Most travelers visiting Utah’s remote and beautiful red-rock country consider a tent and a sleeping bag a suitable place to spend the night. Sure, camping has its time and place – but it’s not for everyone. That’s why we dig these surprisingly cushy accommodations that still provide easy access to the glories of nature.
At the Shooting Star RV Resort, you can stay in a fully decked-out Airstream (think 1950’s Hollywood glam) nestled near the Escalante Mountains and along Utah State Route 12, also known as Scenic Byway 12. Cook s’mores around a community fire pit or catch a flick at the onsite drive-in theater with 1960s convertibles serving as the seats.
During the day, scramble down Spooky Gulch in the Grand Staircase- Escalante National Monument, one of the narrowest slot canyons known — only 18 inches wide in spots — and snap pics of its twisted, sandstone walls.
There are only two rooms at Kiva Kottage, but they’re in a building perched on the slope of a high-desert hill dotted with scrub junipers. In the morning, the smell of espresso and chicken chilaquiles from the nearby Kiva Koffeehouse is incentive to leave your canyon digs.
Luckily, the trailhead to Calf Creek Falls, also part of the Grand Staircase- Escalante National Monument, is only a 10-minute car ride away. The four-hour hike along the creek and across boulders has a huge payoff: a 126-foot-high waterfall. Want to know a hiker’s secret? The 6.2-mile lower trail is easier than the upper 2-mile trail.
The rustic luxe suites of the Desert Rose Inn are a surprise find in the two- pony town of Bluff. Ask to stay in the new, chichi courtyard wing and enjoy a private patio that looks out at a soaring red-rock mesa. The indoor pool is built around the same stunning view. After a long day of outdoorsy pursuits, the Anasazi burger at Duke’s hits the spot.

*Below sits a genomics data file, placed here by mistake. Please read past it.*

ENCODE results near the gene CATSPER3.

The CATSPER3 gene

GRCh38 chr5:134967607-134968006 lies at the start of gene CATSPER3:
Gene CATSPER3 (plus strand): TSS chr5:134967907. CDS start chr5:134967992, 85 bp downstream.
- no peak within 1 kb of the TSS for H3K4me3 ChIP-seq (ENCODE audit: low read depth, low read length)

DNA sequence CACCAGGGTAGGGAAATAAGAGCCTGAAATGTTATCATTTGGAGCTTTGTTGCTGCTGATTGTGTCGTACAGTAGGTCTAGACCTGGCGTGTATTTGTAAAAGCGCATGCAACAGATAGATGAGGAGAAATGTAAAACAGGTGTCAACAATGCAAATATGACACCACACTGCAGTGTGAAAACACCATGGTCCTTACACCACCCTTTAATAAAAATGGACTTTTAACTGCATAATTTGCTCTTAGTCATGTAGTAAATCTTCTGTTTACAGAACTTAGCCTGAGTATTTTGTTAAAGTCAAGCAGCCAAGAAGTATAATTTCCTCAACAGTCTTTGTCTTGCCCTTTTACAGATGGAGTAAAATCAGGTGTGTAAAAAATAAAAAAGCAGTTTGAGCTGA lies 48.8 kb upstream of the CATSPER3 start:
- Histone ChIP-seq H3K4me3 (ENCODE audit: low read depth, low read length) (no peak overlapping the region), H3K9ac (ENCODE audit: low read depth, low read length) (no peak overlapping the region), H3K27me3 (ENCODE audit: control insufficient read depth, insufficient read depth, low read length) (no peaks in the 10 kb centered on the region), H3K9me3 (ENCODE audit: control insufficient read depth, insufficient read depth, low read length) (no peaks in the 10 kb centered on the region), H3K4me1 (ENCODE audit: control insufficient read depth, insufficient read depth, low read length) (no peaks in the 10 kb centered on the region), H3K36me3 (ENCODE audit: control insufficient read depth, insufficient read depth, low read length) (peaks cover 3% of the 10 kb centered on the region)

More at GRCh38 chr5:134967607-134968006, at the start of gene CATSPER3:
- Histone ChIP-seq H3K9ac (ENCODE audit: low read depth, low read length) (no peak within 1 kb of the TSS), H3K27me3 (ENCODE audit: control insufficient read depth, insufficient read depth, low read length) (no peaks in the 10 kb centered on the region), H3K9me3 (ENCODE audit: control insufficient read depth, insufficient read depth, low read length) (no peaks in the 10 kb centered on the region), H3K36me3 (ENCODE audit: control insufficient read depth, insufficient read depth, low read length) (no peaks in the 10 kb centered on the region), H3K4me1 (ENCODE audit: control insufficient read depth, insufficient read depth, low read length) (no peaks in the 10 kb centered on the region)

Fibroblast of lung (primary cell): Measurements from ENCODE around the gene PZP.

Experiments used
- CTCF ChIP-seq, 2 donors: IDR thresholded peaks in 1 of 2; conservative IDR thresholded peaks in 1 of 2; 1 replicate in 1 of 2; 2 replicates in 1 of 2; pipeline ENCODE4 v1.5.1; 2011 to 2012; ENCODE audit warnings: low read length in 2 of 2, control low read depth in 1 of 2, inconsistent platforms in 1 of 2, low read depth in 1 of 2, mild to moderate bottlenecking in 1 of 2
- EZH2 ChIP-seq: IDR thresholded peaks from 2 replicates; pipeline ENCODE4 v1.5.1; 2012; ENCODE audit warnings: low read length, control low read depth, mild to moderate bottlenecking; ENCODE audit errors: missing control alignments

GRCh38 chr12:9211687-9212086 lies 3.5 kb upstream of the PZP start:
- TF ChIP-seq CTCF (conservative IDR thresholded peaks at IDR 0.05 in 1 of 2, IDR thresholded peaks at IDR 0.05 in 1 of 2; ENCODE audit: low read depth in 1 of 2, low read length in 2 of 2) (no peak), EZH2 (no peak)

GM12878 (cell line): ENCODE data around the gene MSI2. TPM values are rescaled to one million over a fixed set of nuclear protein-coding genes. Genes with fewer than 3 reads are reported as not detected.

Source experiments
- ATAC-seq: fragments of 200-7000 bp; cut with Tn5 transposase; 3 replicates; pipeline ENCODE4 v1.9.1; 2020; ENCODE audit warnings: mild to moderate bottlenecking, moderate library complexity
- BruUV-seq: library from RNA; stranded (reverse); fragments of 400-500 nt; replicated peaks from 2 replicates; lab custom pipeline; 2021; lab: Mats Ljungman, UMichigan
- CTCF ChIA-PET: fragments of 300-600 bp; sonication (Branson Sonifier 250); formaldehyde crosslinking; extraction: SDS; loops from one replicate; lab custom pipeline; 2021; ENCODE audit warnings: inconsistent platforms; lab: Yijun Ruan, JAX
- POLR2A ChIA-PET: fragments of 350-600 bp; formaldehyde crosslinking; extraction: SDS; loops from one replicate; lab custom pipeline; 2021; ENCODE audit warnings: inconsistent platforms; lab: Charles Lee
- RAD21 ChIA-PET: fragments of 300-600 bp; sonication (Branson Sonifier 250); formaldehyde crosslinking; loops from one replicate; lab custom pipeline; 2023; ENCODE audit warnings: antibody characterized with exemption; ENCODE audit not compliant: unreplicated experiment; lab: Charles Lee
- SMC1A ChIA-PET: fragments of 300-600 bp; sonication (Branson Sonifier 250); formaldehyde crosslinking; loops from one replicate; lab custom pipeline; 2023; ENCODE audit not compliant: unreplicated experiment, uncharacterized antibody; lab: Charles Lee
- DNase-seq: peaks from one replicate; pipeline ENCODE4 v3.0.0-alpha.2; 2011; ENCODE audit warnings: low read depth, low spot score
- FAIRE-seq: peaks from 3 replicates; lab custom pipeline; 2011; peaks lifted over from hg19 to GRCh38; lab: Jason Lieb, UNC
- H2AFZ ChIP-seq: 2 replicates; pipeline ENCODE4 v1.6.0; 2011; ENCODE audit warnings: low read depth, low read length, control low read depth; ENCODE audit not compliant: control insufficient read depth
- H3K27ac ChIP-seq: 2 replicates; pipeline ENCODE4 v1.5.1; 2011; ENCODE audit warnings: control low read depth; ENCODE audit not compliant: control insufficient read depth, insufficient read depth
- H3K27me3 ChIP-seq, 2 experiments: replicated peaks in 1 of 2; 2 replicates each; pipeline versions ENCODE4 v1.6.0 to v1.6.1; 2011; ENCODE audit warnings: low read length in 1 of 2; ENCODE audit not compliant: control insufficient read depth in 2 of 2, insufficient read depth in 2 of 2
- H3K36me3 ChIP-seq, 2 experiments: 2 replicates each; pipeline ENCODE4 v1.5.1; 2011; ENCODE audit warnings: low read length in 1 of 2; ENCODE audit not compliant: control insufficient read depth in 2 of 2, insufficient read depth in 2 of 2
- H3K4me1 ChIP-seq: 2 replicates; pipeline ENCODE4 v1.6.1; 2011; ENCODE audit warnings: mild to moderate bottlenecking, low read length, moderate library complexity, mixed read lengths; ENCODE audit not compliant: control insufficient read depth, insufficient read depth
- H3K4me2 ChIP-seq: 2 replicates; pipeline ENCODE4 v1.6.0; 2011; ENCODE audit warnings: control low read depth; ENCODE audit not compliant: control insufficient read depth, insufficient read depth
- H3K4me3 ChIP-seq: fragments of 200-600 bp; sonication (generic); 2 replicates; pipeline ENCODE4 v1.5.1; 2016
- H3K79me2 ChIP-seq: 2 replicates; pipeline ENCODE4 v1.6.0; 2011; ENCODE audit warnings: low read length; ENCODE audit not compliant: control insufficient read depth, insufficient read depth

A great way to see the surrounding canyon country is from the seat of a RZR — a dune buggy-like off-roading vehicle. On a guided tour from Four Comers Adventures, you’ll stop and explore ancient Pueblo cliff dwellings.
Red cliffs are just outside the door of your 400-square-foot cabin at Capitol Reef Resort. Minutes from Capitol Reef National Park, the cabins offer more than rustic convenience — they have vaulted ceilings, sky-high windows with spectacular views and pillow-top mattresses. Touches like faux-fur blankets and antler chandeliers make the place feel Wild-West modern.
During daylight hours, set out on a 2-mile hike to Hickman Natural Bridge — an impressive natural arch that’s part of the 244,000-acre Capitol Reef National Park. The bridge is closed to climbers but makes for excellent photos. Scope out roadside petroglyphs left more than 2,000 years ago by the Fremont tribe near what is now the park’s visitor center. When night falls, look up: Capitol Reef is known for its super-dark, starry skies.
Just Like Home
It’s simplest to cook your own food in remote Monument Valley, and the new suites at Goulding’s Lodge have kitchens stocked with cookery. The homey digs, where Hollywood film crews have stayed since the 1930s, are perfect for a family of four, and there’s a grocer nearby. The real payoff is sipping coffee on the front porch while soaking in the iconic rock silhouettes on the horizon.
The best way to see Monument Valley, part of the Navajo Nation reservation, is on horseback with a local guide. Seen in countless cowboy movies (not to mention Transformers: Age of Extinction and some Doctor Who episodes), this land of gorgeous red-rock formations and deep- blue sky wows everyone. Want to take that beauty home? Local shops have amazing Navajo jewelry.